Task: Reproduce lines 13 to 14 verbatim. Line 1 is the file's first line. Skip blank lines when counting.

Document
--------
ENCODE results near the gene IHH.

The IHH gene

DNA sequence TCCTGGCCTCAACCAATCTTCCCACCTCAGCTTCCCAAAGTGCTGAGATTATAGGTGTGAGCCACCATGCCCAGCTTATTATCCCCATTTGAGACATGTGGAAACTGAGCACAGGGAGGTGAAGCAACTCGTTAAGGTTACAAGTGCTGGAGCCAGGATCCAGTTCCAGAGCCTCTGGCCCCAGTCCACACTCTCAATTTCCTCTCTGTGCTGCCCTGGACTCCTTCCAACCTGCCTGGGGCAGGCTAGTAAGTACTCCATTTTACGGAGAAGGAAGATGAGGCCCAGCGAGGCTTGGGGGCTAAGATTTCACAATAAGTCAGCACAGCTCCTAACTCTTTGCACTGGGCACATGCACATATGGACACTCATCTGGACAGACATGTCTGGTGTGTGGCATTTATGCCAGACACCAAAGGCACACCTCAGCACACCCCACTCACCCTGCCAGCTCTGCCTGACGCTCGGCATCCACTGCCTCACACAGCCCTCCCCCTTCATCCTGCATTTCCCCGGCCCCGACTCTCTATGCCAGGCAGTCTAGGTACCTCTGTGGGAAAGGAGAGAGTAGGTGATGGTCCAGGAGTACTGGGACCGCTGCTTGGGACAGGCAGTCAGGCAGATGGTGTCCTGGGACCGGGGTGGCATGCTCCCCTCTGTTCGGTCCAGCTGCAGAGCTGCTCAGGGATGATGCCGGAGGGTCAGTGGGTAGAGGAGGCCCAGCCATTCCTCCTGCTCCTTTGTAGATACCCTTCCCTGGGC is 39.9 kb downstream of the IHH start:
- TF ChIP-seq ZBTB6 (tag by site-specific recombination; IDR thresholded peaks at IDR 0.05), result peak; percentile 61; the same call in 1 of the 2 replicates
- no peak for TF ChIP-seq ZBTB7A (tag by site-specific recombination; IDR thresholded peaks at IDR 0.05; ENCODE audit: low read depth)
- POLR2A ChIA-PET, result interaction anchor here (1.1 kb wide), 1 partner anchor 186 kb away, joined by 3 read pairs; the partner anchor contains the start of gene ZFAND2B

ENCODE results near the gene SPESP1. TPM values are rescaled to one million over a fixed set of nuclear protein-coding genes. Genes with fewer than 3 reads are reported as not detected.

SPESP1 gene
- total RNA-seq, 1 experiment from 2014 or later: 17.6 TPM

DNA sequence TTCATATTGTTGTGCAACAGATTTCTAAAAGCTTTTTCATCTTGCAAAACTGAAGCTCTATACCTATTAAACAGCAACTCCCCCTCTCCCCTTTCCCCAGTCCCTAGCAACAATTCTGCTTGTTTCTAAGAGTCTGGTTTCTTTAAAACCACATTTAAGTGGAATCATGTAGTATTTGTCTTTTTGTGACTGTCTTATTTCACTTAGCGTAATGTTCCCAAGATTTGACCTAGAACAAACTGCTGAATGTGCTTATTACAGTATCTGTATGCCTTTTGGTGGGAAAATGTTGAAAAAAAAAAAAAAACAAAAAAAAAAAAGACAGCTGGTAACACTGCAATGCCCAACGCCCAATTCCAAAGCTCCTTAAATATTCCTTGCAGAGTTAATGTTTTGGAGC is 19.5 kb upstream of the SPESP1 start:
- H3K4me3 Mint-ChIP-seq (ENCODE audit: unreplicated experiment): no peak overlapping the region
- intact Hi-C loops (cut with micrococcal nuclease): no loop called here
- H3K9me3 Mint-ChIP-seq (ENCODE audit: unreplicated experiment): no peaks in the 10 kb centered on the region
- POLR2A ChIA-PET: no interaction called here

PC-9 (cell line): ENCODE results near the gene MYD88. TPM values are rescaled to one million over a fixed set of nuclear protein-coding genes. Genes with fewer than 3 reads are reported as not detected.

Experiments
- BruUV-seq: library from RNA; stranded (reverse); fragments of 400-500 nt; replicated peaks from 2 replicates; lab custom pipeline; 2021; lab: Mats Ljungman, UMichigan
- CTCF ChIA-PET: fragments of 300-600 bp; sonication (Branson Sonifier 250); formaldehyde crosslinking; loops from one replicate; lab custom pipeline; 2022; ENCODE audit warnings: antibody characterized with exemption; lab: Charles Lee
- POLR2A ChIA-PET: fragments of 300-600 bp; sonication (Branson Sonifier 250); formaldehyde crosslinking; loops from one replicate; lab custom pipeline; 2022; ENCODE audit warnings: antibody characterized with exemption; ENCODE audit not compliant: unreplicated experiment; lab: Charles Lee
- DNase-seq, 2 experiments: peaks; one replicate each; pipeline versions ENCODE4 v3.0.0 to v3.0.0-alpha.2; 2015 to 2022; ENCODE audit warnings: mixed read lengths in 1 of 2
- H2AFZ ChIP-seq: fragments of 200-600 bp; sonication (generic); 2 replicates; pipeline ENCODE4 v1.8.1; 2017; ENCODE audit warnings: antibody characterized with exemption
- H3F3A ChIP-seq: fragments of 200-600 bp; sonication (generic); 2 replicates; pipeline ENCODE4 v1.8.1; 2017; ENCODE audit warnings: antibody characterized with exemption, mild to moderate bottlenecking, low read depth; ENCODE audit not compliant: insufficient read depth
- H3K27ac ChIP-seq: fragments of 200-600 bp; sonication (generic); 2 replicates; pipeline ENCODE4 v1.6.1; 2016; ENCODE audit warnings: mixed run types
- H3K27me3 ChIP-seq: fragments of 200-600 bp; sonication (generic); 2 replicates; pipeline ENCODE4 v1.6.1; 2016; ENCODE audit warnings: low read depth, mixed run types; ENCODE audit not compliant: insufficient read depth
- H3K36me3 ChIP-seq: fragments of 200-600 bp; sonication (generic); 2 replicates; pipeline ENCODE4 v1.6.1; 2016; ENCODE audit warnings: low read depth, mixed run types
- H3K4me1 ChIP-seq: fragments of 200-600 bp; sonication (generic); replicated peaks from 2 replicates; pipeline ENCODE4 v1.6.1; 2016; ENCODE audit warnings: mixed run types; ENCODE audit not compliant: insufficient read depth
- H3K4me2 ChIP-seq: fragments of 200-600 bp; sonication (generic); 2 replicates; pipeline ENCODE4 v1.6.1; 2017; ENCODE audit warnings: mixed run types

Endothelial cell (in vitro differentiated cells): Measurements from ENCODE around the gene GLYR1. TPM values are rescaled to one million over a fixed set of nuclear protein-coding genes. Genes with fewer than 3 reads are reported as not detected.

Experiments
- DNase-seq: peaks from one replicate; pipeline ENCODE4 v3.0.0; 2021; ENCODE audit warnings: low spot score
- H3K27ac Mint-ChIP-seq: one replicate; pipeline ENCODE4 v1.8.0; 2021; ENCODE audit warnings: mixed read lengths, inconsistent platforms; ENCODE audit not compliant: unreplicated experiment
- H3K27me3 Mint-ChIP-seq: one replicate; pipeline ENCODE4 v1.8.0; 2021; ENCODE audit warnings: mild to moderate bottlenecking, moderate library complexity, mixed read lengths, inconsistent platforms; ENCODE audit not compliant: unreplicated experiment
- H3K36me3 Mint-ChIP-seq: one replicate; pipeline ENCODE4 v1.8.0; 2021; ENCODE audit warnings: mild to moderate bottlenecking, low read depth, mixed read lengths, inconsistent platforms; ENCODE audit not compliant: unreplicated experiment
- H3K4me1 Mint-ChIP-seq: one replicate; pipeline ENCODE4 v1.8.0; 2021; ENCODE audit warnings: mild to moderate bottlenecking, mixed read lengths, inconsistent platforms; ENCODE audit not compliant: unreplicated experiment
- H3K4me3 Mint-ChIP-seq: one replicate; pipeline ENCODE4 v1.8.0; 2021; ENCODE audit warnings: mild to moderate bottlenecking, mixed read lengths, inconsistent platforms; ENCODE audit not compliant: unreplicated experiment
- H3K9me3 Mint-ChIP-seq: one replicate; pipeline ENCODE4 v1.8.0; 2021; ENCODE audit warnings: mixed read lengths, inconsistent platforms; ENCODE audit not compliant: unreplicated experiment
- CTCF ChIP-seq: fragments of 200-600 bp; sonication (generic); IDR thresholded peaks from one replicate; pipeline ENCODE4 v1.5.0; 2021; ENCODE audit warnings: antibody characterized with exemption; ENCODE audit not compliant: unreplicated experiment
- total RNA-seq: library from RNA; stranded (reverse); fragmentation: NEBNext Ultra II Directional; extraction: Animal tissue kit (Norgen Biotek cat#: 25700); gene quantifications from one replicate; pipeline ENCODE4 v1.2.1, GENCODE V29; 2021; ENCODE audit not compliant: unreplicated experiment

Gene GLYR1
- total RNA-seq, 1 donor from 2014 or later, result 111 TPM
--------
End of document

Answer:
- H3K9me3 Mint-ChIP-seq (ENCODE audit: unreplicated experiment): no peaks in the 10 kb centered on the region
- POLR2A ChIA-PET: no interaction called here